Recently I spoke with two people, who had totally opposing opinions about humming vocalization.
I’ll scientifically and unilaterally explain this.
I have 22 categories that influence breathing & vocalization. Let’s try to figure out who is right.(16)
Part 16 is “humming”
Humming is when air is exhaled from the nasal cavity while vocalizing with a closed mouth. Have you ever heard the following statement?
Humming does not weigh down the throat because it doesn’t move or relate to the vocal chords.
Actually, I do know a vocal coach who believes this statement and has stated this before.
Meanwhile, other vocal coaches often say: please stop humming because it will strain the throat.
So, I’ve investigated the mechanics of humming. Even words, when produced, are not clear with a nasally voice. I then checked if the vocal chord was vibrating.
I can confirm, feeling the vocal chord vibrating with my finger, when I gently touch the thyroid cartilage while humming.
It is surely wrong to say that, “humming doesn’t move the vocal chords.”
So, is it true that, “humming weighs down the throat?”
I’ve also investigated this.
First, I measured the hardness of the larynx when humming with a “M” sound, and then singing with a “MU” sound. Some important factors when performing this test, are the following conditions: That the same people sing the exact same song and tones, and also use the same muscle which surrounds the thyroid cartilage and the suprahyoid muscles. I tested several people, and discovered two startling facts. The first one, is that the muscle (especially the suprahyoid muscle) increased in hardness when producing high-pitched, but not low-pitched tones. The second one, is that the muscle did increase (weighing down the throat), but only when singing, not when humming.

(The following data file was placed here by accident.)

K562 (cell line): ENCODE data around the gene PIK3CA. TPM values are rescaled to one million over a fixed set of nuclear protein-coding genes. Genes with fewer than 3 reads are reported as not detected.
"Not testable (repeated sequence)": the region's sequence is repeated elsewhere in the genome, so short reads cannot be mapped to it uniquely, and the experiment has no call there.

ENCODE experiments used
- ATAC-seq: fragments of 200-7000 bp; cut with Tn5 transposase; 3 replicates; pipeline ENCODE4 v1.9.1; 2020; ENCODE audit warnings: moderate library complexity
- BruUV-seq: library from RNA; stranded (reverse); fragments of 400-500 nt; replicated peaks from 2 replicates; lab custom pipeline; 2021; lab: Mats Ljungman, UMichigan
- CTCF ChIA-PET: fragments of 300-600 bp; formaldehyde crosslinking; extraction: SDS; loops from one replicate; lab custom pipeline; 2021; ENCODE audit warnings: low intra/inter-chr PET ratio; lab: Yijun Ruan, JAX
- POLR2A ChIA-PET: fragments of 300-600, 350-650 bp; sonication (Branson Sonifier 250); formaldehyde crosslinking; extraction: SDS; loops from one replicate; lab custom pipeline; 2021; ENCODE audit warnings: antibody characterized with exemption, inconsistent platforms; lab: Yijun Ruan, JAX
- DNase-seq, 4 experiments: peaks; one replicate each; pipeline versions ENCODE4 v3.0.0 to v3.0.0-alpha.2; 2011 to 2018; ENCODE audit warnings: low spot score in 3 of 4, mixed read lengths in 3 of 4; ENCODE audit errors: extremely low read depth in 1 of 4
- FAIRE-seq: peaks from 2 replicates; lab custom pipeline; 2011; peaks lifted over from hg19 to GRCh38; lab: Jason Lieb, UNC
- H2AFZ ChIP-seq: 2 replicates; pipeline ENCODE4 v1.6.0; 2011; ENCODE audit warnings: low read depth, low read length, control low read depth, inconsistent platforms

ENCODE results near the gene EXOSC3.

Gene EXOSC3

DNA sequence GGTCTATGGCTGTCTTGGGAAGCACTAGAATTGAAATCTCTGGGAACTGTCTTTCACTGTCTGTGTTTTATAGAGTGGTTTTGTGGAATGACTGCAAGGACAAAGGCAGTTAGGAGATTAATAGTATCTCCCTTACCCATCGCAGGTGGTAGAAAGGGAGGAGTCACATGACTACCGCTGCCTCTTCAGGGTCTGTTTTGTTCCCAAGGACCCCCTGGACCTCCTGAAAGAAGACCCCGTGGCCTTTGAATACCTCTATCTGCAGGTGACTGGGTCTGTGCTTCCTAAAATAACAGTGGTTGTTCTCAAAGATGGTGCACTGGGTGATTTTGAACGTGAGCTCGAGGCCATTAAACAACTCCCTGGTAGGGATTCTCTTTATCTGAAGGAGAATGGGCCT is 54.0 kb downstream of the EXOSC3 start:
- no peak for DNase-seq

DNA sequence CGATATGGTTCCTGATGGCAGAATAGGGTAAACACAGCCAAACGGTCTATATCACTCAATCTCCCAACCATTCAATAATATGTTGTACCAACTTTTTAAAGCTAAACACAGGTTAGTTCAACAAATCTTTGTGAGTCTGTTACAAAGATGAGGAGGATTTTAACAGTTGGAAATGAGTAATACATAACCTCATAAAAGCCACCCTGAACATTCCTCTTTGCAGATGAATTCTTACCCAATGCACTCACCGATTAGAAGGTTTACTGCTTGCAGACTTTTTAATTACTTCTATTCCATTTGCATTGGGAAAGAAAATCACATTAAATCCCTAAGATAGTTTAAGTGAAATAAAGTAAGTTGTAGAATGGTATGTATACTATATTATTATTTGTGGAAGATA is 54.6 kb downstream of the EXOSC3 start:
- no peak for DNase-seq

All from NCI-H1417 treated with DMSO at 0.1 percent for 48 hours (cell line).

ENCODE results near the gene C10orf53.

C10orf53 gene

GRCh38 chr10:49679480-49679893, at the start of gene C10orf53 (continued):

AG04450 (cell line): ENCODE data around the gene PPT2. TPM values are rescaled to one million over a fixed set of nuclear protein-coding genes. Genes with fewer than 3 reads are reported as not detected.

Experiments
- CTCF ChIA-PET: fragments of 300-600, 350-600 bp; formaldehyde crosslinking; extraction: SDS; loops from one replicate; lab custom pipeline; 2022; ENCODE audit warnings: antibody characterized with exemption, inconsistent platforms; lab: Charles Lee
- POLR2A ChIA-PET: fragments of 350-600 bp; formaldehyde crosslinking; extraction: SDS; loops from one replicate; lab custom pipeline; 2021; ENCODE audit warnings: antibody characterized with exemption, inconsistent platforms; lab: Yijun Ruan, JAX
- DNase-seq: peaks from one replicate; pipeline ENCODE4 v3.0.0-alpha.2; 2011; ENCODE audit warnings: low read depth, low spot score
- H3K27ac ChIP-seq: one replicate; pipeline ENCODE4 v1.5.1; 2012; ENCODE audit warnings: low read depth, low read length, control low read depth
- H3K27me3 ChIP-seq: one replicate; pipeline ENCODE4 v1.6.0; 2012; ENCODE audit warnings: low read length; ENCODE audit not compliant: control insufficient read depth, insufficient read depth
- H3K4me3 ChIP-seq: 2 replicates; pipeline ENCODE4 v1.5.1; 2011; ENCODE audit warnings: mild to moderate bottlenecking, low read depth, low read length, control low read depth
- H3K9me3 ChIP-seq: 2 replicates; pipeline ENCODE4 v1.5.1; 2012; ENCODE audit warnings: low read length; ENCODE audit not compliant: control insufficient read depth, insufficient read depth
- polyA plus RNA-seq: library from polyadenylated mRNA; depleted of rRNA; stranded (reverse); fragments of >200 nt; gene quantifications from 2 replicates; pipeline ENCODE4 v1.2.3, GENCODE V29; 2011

This means that humming is easier than singing, especially in a continuous pitch.
In conclusion, both are correct. “Humming does move the vocal chords” and “Humming does not weight down the throat.” It’s up to you, if you decide to use humming for vocal training or not.
Note1: I’ve figured out the muscle actions and reactions surrounding the production of singing and humming in these experiments.
As a result, I’ve discovered that, it is harder to hum high-pitched tones. I hope that these findings will be recognized and published someday.
Hint, stay posted for, “The status of the superior constrictor muscle” and “Is it possible to sing a Bel Canto, when humming?”
Testing and explaining this next theory will also be difficult!!